Study objective: Inhaled bronchodilators are the first-line pharmacotherapy against COPD. The purpose of the present study was to investigate the effects of beta(2)-agonists and anticholinergic agents on the exercise capacity of patients with COPD.
Methods: A total of 67 stable patients with COPD were recruited at the Kyoto University Hospital. After inhaling 400 micro g salbutamol, 80 micro g ipratropium bromide, or an identical placebo in a randomized, double-blind, crossover fashion, the patients performed cycle endurance tests at a constant workload of 80% of the maximum work rate reached on progressive cycle ergometry, and the endurance time was recorded.
Results: Both salbutamol and ipratropium bromide significantly improved the endurance time by 29 s (15%; p < 0.001) and 27 s (14%; p < 0.001), respectively, in comparison with the placebo. However, there was no statistically significant difference between them (p = 0.71). The dyspnea ratios were also similarly reduced by both bronchodilators. The difference in the endurance time between therapy with salbutamol and placebo was significantly, but moderately, related to the difference between therapy with ipratropium bromide and placebo. In addition, there were no relationships, or only weakly significant relationships, between the change in FEV(1) and the change in the endurance time, the highest oxygen uptake, and the highest minute ventilation for both salbutamol and ipratropium bromide.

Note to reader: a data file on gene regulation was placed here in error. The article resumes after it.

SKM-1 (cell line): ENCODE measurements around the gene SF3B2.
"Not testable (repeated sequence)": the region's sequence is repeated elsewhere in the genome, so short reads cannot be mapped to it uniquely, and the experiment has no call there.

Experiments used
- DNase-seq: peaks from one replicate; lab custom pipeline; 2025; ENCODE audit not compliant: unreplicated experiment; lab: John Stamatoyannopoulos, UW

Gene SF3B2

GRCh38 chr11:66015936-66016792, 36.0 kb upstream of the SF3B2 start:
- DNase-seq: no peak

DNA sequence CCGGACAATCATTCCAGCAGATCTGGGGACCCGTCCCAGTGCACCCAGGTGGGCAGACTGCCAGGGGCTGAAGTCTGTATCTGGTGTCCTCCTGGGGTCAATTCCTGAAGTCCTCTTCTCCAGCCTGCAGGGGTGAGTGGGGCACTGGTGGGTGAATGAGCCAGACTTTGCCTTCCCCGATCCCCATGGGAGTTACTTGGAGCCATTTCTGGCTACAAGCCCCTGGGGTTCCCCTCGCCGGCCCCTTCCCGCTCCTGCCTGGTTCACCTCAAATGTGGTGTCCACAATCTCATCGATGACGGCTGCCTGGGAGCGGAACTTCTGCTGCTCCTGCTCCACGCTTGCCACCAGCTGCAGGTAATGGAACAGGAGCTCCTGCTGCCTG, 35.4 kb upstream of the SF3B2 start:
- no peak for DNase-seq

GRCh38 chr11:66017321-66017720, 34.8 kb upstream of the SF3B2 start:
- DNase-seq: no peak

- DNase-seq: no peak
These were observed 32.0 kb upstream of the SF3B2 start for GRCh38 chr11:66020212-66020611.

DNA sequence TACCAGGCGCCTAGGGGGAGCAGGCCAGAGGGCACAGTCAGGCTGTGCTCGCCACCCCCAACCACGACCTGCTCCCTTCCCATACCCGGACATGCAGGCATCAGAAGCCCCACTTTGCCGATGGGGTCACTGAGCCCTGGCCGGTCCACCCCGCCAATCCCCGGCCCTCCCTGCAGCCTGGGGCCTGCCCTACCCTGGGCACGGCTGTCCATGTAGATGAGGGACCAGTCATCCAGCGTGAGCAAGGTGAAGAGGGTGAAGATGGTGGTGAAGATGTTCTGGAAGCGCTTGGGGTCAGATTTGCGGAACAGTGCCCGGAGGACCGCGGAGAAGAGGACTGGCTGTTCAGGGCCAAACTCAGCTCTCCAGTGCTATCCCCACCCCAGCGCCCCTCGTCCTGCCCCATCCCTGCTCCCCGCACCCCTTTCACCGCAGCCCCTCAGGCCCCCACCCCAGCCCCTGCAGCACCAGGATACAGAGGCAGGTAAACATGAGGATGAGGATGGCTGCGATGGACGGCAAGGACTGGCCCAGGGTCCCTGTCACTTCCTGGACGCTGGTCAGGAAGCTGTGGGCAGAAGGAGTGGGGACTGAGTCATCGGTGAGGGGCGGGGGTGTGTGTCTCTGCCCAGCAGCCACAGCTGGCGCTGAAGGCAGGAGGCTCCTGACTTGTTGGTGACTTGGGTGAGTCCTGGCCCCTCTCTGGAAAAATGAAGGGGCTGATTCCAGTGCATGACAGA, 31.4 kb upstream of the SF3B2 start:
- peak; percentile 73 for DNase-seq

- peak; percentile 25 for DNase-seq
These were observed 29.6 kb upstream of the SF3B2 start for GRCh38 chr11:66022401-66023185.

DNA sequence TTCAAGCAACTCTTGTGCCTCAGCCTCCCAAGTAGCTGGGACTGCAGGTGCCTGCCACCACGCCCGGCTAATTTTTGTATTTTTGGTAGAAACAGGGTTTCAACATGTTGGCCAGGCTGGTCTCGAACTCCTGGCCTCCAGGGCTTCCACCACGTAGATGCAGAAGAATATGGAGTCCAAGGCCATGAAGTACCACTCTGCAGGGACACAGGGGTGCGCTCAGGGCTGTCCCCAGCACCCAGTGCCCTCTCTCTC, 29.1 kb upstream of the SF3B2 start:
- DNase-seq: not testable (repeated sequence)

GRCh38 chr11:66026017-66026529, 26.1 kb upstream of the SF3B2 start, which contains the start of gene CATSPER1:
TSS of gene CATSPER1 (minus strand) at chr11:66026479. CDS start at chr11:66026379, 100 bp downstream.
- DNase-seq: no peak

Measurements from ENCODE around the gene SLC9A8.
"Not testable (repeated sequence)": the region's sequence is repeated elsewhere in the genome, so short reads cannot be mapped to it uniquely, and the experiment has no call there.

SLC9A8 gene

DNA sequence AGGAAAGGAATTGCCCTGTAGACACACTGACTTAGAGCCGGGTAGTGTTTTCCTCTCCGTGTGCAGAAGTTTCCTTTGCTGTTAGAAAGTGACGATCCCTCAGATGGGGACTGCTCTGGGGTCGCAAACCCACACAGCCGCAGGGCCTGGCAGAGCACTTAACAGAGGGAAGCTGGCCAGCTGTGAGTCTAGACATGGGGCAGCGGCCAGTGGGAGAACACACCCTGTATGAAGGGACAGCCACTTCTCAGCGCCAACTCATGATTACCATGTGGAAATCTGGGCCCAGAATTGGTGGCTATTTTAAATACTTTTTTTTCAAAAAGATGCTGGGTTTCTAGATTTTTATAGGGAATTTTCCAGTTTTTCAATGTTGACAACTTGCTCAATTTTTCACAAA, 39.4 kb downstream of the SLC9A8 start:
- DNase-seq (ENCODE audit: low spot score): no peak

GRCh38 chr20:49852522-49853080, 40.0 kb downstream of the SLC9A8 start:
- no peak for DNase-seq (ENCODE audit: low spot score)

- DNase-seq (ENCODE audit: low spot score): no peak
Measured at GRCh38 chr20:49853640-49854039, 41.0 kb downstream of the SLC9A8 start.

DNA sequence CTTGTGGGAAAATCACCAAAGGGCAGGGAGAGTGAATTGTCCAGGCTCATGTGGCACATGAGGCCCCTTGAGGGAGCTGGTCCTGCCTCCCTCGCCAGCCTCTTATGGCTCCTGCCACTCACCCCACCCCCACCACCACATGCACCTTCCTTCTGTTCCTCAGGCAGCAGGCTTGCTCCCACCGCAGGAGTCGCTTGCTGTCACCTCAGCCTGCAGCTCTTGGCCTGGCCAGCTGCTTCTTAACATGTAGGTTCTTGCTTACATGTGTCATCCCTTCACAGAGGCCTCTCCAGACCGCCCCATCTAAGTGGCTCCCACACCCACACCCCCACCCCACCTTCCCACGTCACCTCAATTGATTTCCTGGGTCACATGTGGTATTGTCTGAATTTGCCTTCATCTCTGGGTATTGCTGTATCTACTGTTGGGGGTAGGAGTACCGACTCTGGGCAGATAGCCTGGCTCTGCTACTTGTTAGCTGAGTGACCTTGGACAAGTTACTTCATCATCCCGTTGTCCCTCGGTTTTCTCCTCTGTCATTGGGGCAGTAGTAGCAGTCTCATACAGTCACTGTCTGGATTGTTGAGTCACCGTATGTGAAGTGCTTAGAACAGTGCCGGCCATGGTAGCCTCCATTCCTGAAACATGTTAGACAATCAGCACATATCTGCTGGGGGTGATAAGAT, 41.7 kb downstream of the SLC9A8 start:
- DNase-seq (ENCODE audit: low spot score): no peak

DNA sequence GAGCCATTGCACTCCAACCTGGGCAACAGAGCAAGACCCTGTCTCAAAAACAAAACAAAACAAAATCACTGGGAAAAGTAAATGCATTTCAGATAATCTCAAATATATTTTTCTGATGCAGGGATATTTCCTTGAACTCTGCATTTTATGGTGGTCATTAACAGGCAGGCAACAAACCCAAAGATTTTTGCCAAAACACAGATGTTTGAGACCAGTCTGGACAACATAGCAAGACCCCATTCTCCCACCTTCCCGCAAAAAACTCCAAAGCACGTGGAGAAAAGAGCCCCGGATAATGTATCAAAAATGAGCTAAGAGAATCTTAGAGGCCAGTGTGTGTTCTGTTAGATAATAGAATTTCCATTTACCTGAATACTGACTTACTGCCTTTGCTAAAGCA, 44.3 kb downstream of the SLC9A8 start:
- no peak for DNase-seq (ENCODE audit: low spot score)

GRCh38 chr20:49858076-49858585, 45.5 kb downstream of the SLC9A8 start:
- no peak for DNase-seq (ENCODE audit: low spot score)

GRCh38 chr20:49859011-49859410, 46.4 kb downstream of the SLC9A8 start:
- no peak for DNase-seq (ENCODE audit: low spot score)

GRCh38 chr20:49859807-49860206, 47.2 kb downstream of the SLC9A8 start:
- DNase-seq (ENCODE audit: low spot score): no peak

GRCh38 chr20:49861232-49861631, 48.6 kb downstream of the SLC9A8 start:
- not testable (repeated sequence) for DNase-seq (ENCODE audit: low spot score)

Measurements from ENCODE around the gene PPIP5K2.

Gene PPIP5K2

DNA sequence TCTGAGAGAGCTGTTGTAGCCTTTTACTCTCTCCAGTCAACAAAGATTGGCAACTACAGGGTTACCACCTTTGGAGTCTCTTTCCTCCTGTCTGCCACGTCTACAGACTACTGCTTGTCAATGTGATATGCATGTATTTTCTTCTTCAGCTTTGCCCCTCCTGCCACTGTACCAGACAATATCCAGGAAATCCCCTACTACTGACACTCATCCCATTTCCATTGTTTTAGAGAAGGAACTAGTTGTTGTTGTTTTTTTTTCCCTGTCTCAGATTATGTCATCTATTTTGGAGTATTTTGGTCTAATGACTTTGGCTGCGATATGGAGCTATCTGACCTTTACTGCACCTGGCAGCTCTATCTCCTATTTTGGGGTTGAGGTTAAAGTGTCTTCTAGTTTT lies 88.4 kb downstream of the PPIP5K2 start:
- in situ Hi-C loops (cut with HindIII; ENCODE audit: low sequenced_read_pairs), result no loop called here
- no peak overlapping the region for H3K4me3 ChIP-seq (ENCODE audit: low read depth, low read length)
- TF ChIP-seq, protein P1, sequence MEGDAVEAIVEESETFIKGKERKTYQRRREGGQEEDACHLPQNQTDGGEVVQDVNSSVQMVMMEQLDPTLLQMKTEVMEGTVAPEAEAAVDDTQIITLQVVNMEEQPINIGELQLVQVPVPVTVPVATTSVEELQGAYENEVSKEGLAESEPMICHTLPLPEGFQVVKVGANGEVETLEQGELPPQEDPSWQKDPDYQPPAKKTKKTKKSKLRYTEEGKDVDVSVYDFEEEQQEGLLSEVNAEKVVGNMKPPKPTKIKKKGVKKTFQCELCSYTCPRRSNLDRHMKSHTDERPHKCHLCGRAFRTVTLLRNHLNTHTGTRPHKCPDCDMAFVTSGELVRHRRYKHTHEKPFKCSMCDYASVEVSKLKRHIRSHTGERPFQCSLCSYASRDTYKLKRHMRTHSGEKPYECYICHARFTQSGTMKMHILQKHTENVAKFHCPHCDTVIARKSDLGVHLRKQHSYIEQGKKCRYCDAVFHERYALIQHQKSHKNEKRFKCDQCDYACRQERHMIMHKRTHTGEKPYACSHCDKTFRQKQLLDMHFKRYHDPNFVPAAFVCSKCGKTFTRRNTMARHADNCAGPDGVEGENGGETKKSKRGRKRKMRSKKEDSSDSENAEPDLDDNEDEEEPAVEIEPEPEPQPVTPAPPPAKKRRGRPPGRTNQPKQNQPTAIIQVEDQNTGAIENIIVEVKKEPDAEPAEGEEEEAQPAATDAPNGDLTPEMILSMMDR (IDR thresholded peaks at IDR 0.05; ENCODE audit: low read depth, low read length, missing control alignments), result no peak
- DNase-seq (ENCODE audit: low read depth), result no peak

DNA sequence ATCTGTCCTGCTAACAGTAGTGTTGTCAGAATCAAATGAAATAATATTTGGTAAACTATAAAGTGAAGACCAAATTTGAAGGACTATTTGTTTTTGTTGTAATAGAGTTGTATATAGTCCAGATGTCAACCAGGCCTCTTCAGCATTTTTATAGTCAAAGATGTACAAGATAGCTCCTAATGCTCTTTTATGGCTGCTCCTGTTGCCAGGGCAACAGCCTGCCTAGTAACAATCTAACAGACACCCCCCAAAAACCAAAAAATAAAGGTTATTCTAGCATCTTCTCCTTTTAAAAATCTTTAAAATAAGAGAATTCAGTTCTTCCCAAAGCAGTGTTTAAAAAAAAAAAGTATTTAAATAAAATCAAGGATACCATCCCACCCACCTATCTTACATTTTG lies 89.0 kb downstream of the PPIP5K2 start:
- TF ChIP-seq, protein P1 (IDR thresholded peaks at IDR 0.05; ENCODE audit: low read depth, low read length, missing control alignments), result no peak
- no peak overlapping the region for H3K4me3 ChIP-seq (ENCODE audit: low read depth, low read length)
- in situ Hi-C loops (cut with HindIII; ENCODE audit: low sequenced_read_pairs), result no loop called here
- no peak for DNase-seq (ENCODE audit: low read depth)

Conclusions: Therapy with both salbutamol and ipratropium bromide improved exercise capacity, as evaluated by the endurance time, and reduced dyspnea similarly in patients with COPD. In addition, the effects of the different bronchodilators on exercise capacity varied within individuals, and a complex mechanism may be responsible for the different effects of these two bronchodilators on exercise capacity vs airflow limitation. These results support the conclusion that both types of inhaled bronchodilators can be used as first-line drugs for the treatment of stable patients with COPD.